Chinquapin trees are only able to grow after a fire has burnt all other vegetation. The ash wakes them up and lures them into life. 

We’re not sure what the trees do during a pandemic. I imagine the spiky husks that wrap the chestnuts are never shed. I imagine the chestnut brings its protective layer closer around itself, willing the tree to not let it drop. 

But it does drop. And the husks are shed. And the husks do rot. 

This first issue is all about descent. This first issue is the rotting and the falling and that unbearable heaviness in our chests. 


This year has forced us to re-evaluate what Chinquapin means, and what sort of purpose it must serve. The decision to forego printing a physical book was not an easy one. We savor the material, sacred interaction one has with a book. We love being able to bring this object that we have created in partnership with all our contributors to you.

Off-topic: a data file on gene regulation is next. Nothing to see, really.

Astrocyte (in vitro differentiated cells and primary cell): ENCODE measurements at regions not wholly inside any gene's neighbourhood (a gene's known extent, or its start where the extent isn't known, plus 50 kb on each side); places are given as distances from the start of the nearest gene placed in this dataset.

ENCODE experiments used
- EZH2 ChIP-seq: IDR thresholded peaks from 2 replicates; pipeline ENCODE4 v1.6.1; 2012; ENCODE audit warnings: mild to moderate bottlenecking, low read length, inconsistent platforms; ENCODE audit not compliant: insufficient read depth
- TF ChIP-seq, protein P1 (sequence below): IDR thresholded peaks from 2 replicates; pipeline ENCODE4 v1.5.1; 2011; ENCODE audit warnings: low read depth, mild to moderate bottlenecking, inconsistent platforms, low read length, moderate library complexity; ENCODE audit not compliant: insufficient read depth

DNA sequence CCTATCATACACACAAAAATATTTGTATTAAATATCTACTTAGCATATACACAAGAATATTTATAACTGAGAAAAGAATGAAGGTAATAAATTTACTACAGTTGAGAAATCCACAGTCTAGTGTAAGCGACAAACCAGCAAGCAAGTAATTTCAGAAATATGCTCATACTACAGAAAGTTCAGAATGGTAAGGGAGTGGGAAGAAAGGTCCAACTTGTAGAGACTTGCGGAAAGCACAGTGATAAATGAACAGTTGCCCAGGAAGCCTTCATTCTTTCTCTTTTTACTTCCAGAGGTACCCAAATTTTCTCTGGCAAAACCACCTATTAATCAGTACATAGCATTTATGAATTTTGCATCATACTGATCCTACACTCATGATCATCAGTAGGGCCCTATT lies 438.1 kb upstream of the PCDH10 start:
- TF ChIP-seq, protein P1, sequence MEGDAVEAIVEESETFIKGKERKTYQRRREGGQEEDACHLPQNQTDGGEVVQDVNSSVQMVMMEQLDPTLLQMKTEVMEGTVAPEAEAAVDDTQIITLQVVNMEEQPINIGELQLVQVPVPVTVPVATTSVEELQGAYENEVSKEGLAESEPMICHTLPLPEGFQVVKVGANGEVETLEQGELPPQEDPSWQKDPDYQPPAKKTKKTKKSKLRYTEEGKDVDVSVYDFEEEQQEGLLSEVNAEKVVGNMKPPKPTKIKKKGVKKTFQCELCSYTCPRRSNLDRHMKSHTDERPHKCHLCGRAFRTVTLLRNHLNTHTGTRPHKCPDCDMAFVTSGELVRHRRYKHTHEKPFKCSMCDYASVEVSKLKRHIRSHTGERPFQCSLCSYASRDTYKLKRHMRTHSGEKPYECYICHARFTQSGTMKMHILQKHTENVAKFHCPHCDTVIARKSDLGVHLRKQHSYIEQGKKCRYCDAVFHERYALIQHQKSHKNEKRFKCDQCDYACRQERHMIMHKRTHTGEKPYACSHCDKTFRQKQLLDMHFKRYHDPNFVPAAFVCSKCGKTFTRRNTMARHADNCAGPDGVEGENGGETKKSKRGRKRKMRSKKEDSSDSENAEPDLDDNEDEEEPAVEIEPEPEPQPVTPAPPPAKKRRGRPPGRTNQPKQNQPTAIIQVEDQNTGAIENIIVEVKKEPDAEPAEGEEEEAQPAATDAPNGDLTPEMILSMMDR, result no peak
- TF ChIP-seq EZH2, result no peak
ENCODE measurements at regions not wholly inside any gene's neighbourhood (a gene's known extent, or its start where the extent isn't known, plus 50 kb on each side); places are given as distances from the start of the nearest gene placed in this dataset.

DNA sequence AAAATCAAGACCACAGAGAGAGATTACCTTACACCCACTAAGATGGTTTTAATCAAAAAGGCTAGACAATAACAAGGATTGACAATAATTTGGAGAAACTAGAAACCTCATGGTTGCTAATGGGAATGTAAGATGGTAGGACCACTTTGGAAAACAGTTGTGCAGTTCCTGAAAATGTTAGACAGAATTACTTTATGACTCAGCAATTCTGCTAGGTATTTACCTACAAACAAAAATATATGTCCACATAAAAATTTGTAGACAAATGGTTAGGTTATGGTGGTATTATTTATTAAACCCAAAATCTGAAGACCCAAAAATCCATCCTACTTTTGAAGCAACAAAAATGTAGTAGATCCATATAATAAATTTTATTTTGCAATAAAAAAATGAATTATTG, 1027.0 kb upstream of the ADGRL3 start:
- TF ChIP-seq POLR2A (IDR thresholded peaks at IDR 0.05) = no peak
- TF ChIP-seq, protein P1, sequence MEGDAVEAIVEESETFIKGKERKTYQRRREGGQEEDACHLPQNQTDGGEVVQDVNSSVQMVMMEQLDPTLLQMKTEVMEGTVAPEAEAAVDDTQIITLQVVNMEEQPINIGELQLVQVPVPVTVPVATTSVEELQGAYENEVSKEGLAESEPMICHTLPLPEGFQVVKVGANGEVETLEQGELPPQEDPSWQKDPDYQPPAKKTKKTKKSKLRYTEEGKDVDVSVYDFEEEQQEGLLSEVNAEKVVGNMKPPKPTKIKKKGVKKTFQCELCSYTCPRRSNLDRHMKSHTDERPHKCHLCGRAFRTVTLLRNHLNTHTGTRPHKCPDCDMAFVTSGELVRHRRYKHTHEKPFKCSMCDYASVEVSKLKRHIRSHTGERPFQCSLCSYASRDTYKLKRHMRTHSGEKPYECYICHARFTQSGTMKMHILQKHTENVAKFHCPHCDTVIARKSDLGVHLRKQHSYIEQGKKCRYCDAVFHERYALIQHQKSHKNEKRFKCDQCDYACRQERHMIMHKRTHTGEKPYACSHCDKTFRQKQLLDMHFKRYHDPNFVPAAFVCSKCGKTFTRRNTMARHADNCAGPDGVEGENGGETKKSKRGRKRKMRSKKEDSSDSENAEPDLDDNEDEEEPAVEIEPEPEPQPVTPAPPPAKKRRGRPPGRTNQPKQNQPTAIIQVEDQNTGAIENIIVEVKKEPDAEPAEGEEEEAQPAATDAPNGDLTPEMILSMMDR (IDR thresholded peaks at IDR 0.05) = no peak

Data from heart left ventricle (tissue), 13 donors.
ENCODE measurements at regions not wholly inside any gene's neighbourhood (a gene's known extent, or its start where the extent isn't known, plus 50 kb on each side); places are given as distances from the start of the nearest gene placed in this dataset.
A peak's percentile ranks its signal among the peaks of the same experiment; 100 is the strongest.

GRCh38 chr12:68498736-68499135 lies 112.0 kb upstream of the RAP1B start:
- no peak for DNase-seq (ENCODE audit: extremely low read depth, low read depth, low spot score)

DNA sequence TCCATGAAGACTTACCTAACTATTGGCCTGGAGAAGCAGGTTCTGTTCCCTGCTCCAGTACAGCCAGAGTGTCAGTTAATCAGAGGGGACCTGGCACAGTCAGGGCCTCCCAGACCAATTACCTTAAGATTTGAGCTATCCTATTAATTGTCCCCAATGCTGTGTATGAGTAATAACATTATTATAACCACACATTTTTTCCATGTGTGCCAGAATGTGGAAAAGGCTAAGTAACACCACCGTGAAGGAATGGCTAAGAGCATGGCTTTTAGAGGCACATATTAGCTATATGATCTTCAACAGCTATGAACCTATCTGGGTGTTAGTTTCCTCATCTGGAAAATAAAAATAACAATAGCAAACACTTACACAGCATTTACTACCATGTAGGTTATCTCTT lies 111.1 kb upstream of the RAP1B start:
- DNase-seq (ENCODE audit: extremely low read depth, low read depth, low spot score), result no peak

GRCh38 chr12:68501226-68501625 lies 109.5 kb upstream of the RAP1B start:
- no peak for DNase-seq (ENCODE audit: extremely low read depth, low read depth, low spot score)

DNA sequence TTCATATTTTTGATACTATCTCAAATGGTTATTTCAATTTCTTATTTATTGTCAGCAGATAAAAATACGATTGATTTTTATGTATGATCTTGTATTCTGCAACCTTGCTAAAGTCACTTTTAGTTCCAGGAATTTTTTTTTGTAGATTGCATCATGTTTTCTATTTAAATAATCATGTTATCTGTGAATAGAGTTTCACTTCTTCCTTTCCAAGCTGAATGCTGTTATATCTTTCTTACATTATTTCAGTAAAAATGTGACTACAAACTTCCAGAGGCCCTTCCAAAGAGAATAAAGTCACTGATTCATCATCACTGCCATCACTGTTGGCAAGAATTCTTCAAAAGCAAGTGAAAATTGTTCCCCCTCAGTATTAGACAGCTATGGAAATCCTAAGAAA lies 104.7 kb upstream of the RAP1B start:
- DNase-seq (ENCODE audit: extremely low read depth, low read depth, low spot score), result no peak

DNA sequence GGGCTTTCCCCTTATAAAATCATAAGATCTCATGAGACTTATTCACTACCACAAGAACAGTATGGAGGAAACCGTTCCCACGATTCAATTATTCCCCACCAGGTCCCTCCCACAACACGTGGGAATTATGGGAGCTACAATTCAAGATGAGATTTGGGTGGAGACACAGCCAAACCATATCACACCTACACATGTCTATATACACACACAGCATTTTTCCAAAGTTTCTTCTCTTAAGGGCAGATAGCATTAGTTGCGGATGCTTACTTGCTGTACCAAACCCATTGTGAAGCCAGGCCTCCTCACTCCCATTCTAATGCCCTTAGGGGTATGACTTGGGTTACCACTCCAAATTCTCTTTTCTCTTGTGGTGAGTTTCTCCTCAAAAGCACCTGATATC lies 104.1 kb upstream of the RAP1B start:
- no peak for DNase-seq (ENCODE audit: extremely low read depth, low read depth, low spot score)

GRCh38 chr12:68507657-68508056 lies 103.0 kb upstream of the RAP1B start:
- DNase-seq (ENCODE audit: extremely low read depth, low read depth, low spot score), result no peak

But now, that physical interaction is no longer possible. But Chinquapin is more than a book. It is a space to value and sit with the words and art of your peers. It is a place to hold your memories and your hurts and your anger and your longing for comfort. Chinquapin is nothing without readers. To bring Chinquapin to you, the readers, we had to move online. 


We decided to take advantage of this online platform and publish three separate issues, which normally would be too expensive for us to do. We hope that you move through this first issue and the following two with the same amount of carefulness that you would offer a book. 


Take your computer outside if you want, have a drink of water, close all your other tabs, take a breath, and enter this moment of descent. 


– Olivia Loorz, Co-Editor in Chief